At our dinner table last week, I surprised my wife, Becky, by telling her that I wanted to see Jordan Peele’s new movie, “Nope.”
“Are you really going to see that thing?” she asked.
I didn’t understand her question. She knows I’m a sucker for an alien sci-fi movie.
“Yup, I wanna see ‘Nope.’”
“What does Nope even mean anyway?” Becky asked.
“Not sure,” I said, “but online speculation says NOPE is an acronym for ‘Not of Planet Earth.’”
“Aliens?” she said.
“I hope so,” I said with widening eyes.
“For Pete’s sake!” Her trademark expression suggested a single-ticket purchase, not exactly a date-night movie.
“Don’t you believe in life on other planets? Extraterrestrials?” I asked.
“Oh brother! Now you believe in aliens?”
“Why not?” I asked.
“Well, for one, they aren’t even in the Bible.”
“It’s not a theological issue for me,” I said. “It’s one of math.”
“Oh, good grief!” she said, as she shuttled dishes to the sink.
I followed her, as I always do.
“In the billions times infinitely-more billions of planets in our universe, do you really think it’s mathematically possible for us to be alone?”
Neither one of us do math well, so I abandoned the hyperbole and admitted she was right to say that the Bible doesn’t mention aliens.
Why would it?
However, I do see a leaning in that direction.
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The opening scripture of the Bible in Genesis says, “In the beginning God created the heavens and the earth.” Follow this thinking through additional books of the Bible, and near the end Colossians 1:16 will give you pause. “For in him all things were created: things in heaven and on earth, visible and invisible….”
The Bible just doesn’t rule out the existence of life elsewhere in the universe.
Most of you are likely siding with Becky — people usually do. You’re both wondering how “little green men” have become a topic for a spirituality column.
The idea of other worlds is in stark contrast with the teaching of the 16th century church that promoted a geocentric world view.
Their theory that the entire universe literally rotated around Earth was debunked by Nicolaus Copernicus in the 1500s. Gladly, we know now that we aren’t the literal center of our physical universe.
Yet there are some ways the geocentric idea has been reincarnated in today’s political views. The recent rise in Christian nationalism promotes the troubling view that our nation is the center of God’s concern.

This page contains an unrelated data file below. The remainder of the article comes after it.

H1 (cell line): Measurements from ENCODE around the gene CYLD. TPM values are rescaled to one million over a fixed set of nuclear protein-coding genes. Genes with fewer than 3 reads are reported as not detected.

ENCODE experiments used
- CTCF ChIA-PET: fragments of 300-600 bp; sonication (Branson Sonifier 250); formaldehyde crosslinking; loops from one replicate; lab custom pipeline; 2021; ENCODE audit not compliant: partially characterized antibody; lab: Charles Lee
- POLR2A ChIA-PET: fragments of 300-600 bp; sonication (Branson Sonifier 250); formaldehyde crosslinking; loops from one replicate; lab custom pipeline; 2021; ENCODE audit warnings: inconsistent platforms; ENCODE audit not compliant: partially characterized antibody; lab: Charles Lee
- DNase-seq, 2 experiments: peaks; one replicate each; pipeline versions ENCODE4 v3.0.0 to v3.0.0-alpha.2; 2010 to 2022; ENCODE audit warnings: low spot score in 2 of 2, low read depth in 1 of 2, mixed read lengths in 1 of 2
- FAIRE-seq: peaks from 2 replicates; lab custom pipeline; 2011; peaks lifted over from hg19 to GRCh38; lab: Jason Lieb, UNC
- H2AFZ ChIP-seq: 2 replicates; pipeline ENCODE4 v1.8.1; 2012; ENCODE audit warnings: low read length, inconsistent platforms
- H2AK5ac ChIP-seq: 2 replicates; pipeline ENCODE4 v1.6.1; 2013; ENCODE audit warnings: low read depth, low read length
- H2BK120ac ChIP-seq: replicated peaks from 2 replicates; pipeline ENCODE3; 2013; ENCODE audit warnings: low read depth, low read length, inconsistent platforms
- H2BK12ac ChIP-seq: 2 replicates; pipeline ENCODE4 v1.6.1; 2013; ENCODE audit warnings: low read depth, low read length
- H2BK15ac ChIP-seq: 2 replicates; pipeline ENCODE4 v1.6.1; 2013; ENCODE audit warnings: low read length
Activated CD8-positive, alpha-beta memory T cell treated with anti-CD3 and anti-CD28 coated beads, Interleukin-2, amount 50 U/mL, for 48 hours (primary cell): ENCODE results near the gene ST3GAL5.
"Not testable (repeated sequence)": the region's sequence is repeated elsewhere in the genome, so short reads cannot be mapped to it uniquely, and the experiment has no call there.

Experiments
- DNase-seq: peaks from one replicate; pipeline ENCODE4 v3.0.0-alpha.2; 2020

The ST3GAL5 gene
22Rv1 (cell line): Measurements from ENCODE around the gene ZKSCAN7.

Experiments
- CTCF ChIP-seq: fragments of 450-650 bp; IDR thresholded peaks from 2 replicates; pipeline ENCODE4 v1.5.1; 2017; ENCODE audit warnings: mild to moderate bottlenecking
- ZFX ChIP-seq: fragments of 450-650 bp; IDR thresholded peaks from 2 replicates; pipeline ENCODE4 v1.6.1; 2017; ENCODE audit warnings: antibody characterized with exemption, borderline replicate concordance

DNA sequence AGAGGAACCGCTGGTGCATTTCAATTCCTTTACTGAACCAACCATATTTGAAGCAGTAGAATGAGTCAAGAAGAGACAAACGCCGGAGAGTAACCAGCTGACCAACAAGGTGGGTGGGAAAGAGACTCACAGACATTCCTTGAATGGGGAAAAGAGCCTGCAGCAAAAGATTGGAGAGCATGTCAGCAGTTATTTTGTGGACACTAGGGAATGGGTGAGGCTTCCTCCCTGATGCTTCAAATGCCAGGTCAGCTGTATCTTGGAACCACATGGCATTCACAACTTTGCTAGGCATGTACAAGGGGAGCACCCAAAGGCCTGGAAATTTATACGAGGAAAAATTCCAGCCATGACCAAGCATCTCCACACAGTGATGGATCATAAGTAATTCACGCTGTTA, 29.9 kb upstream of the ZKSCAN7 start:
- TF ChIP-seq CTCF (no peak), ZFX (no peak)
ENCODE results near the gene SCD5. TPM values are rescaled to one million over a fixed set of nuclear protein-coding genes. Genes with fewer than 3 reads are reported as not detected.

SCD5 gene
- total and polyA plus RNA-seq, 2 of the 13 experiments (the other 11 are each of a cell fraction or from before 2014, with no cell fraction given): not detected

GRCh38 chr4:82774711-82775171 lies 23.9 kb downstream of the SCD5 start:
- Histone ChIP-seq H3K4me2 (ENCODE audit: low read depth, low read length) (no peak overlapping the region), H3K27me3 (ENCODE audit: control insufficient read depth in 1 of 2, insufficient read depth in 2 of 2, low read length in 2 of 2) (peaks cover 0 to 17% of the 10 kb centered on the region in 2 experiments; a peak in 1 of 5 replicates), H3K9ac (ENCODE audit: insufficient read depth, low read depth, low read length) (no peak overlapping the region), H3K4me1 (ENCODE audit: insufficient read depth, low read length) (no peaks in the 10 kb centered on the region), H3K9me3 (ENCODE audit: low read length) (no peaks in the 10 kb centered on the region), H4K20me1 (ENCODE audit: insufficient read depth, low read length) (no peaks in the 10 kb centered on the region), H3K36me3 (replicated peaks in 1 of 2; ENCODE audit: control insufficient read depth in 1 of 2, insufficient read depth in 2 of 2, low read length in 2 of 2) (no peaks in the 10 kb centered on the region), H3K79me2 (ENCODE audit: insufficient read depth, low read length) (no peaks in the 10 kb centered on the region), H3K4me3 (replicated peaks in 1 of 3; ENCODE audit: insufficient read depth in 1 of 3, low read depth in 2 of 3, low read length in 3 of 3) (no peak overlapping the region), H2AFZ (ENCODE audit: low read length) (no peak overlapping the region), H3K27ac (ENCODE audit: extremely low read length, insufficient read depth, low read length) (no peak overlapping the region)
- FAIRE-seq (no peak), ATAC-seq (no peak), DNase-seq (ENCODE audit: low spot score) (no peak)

It’s not. John 3:16 tells us that “God so loved the WORLD …” That’s the created world of the heavens and the earth.
This verse encourages us to shed our selfishness and self-importance. It forces us to abandon the thinking that places us at the center of our personal universe.
It means that when I gaze into the stars, watching for meteorites, satellites and the Northern Lights I have to suppose we aren’t alone, not on this globe or even in our universe. I see in those stars the true reach of God’s second-greatest commandment, “Thou shalt love thy neighbor as thyself.”
On my return from the theater a few nights later, Becky asked what “Nope” was all about.
“It’s about a carnivorous alien, shaped like a big jellyfish, that swoops out from behind the clouds to vacuum-suck its human victims.”
As for the title, it simply means, “Nope.” The main character uses it in much the same way my father did when I asked to borrow the family car. “Nope. That ain’t happening.”
Rotten Tomatoes gives the movie a 87% approval rating, but Becky rates the movie as a double “For Pete’s sake.”
And to my readers who often root for Becky over me, I agree with her. It’s nope to “Nope” for me.
Fun space fact about Norris Burkes: He was assigned as launch chaplain for Cape Canaveral Air Station, Florida, from 1999-2001.
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